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Haha true! It's tricky to find a balance between a short post that nails home a point and a complete guide that hits all the nuances. I definitely intended the former here but I think this is good evidence there is room for the later.

i think the tragedy of web security is that, it's become too complicated to provide simple guidance to developers who are feature-focused. They don't want to become experts in security-header-machinery and crazy amount of domain knowledge needed, but there aren't many other options.

Just look at all the security options a dev has to contend with:

   CORS (with it's myriad of headers.. ACAO, ACAH, ACAC, etc.)
.. That doesn't even count the other fun stuff like SQLi, XXE, LFI, RFI, SSRF, and on and on. It's become real obvious to me, that if the framework or language they develop with doesn't provide it enabled by default AND the most commonly searchable/referenced docs don't explictly tell you to disable it - it's likely not going to happen.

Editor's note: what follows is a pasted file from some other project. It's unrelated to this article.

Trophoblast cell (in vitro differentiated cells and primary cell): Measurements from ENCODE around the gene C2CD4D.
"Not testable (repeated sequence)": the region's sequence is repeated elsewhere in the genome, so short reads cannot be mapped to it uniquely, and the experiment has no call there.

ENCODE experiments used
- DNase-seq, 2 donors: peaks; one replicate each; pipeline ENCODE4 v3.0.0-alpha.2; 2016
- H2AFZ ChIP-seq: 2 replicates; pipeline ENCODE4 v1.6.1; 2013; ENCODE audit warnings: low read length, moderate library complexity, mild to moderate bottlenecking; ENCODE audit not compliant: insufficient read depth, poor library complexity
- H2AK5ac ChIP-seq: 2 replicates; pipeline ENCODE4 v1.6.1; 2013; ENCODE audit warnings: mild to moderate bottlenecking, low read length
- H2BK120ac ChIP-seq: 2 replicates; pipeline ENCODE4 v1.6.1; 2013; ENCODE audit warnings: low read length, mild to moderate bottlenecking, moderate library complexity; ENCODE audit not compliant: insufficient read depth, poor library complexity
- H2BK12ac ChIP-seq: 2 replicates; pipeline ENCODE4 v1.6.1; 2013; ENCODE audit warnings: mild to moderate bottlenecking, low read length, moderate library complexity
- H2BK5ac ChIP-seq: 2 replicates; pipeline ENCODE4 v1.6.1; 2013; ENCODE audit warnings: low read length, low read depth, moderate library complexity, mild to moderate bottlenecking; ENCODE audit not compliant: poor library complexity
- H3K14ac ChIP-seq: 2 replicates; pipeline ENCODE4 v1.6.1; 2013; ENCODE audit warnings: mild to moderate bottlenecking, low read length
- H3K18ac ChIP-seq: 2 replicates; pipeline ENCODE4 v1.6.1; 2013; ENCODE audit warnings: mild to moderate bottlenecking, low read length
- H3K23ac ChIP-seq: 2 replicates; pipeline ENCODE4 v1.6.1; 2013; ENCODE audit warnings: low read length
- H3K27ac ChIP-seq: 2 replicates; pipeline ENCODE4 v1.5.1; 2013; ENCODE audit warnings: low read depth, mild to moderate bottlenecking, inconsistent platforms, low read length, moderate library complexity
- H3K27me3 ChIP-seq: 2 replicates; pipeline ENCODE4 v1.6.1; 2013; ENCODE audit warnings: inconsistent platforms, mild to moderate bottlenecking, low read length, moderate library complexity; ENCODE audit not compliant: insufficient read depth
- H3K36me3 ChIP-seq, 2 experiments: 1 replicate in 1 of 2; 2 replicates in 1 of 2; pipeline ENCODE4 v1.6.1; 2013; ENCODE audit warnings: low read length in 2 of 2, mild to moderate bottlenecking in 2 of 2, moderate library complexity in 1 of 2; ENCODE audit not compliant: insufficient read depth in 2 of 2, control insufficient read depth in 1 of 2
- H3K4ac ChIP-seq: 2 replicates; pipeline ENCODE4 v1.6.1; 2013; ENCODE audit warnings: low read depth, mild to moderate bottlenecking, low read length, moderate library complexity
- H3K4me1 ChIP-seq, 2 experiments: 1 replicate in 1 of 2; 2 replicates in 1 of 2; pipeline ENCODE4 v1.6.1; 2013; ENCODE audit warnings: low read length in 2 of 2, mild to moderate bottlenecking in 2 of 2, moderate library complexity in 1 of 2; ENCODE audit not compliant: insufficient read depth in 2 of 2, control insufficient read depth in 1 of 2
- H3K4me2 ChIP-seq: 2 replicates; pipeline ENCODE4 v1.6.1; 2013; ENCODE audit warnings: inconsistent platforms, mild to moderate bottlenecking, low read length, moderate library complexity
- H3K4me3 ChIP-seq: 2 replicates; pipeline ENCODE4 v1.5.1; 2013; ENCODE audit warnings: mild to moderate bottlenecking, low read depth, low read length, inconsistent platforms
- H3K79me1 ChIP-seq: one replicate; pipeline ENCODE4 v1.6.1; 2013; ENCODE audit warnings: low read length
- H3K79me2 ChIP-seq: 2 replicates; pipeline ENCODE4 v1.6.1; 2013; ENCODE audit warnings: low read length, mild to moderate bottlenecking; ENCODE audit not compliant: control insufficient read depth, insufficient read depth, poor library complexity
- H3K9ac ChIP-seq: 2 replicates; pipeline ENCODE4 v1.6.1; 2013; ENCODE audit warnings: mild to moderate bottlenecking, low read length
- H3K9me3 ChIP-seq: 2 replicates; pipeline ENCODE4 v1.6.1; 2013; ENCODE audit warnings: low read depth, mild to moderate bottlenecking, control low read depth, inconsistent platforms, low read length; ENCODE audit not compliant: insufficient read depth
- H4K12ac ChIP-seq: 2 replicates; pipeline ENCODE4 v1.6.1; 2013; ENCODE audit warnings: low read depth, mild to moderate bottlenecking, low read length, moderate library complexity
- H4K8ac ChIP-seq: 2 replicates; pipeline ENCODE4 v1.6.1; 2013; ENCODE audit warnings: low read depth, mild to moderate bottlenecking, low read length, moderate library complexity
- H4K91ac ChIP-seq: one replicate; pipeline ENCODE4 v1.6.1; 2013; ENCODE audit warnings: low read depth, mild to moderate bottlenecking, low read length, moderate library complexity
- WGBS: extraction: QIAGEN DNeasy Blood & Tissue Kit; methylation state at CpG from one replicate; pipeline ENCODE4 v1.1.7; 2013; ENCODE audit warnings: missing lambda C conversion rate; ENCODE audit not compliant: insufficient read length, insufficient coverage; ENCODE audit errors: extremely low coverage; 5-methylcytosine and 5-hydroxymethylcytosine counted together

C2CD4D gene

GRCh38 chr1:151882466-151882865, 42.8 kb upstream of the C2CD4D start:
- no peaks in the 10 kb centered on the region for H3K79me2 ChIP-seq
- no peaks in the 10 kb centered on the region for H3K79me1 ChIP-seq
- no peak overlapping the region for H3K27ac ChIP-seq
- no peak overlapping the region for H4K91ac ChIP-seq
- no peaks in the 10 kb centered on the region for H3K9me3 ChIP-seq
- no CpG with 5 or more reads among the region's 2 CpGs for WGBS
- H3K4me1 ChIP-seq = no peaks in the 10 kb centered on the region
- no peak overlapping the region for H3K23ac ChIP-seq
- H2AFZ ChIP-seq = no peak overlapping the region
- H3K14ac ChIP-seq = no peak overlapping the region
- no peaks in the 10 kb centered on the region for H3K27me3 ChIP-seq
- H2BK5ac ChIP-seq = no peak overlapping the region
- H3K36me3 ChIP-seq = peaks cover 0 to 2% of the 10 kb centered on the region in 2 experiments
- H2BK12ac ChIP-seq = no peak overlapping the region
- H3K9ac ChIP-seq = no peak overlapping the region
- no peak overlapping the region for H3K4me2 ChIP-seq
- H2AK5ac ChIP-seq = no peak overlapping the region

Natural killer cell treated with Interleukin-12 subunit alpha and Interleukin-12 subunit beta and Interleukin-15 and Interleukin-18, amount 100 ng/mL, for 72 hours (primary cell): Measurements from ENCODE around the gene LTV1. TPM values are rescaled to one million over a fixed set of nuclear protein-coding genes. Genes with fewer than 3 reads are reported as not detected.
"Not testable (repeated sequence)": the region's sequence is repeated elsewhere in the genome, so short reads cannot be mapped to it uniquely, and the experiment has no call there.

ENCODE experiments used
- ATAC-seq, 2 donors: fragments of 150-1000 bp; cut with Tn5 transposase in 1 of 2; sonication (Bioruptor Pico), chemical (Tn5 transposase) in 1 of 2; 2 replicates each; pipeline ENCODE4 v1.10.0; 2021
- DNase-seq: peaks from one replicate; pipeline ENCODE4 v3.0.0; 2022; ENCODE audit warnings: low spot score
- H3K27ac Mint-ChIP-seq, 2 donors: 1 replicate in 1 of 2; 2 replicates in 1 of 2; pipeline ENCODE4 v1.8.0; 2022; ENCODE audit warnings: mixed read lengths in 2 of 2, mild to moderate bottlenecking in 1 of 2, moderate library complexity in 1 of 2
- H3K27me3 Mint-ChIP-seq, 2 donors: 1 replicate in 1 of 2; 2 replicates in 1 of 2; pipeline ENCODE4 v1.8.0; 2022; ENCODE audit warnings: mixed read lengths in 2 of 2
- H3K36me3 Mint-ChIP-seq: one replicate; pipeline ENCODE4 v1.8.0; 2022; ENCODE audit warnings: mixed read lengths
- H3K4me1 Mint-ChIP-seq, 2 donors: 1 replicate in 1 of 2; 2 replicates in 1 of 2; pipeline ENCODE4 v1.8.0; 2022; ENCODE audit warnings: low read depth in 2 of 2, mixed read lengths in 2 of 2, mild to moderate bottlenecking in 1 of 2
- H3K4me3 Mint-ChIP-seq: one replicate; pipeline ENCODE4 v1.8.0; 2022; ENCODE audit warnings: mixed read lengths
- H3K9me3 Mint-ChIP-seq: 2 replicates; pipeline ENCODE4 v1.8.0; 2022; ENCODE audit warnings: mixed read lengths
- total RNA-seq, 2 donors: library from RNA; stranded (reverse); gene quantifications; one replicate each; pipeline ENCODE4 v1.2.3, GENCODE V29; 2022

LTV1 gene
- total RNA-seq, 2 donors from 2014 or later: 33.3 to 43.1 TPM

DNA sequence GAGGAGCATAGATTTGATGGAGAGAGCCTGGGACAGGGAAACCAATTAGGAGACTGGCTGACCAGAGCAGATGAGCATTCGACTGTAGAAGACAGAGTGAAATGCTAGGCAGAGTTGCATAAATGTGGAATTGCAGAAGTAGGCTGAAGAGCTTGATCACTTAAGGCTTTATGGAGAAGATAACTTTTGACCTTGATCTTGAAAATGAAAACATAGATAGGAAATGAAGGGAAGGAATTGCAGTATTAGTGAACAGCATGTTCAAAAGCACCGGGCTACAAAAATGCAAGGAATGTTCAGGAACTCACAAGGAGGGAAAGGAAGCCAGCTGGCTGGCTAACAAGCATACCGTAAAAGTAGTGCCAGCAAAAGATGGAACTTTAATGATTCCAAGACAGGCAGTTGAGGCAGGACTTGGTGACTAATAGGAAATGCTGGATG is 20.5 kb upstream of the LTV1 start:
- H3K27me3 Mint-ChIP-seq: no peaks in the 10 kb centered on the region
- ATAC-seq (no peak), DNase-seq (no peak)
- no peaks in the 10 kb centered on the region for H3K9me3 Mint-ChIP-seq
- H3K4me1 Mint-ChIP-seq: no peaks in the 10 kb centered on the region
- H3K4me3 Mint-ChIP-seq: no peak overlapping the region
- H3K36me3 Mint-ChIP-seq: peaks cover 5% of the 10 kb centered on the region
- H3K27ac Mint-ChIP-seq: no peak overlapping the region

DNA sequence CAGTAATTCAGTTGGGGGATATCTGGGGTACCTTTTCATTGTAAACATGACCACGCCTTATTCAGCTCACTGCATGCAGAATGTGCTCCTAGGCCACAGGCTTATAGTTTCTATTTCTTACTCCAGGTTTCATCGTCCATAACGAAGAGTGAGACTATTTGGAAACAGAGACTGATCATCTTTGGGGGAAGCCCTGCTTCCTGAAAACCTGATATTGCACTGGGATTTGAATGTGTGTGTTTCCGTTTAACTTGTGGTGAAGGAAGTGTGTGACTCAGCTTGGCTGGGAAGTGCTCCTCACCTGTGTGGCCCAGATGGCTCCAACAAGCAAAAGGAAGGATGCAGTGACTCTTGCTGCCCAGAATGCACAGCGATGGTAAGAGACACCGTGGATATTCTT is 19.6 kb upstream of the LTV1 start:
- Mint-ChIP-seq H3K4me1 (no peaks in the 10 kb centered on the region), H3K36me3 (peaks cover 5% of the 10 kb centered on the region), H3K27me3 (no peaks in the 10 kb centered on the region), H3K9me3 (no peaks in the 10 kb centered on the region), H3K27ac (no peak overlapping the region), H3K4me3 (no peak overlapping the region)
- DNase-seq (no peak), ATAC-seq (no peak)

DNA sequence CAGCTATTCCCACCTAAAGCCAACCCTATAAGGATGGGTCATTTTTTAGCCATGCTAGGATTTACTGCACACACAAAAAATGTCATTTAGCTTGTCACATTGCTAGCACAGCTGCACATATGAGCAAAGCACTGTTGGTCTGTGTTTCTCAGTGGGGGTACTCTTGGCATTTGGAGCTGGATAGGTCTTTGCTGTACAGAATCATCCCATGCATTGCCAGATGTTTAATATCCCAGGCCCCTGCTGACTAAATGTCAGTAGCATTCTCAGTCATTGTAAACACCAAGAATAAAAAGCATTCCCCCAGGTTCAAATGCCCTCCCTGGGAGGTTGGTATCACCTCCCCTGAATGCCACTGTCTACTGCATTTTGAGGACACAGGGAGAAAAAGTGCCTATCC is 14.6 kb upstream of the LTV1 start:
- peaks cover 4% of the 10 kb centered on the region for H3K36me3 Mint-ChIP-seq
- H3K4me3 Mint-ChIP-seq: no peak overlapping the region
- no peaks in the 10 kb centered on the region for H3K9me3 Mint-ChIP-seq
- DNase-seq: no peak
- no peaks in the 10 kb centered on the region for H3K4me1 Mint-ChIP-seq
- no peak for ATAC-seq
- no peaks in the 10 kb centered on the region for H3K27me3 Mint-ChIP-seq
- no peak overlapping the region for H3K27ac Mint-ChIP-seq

Honestly, I think the real issue is being able to see exactly what the machines are doing when they talk to each other. And I don't mean diagrams either.

I just went through this when setting up an nginx reverse proxy to a gunicorn web server. Once I was able to see all the X- headers and how wsgi was setting up its environment against that, it all became very clear to me what was happening and why each piece was necessary.

I think the same would apply to being able to see exactly what happens with preflight requests. PS: non-interactive diagrams don't fill that gap.

Chrome Developer Tools shows the preflight request in the network tab, as it does every other request. It's even called out as being part of the same communication, if you group by communication instead of sorting by timestamp. What's not clear is why it's necessary sometimes and why it's not, where you have to dig into a mix of history and security policy, and do a bit of threat modelling.

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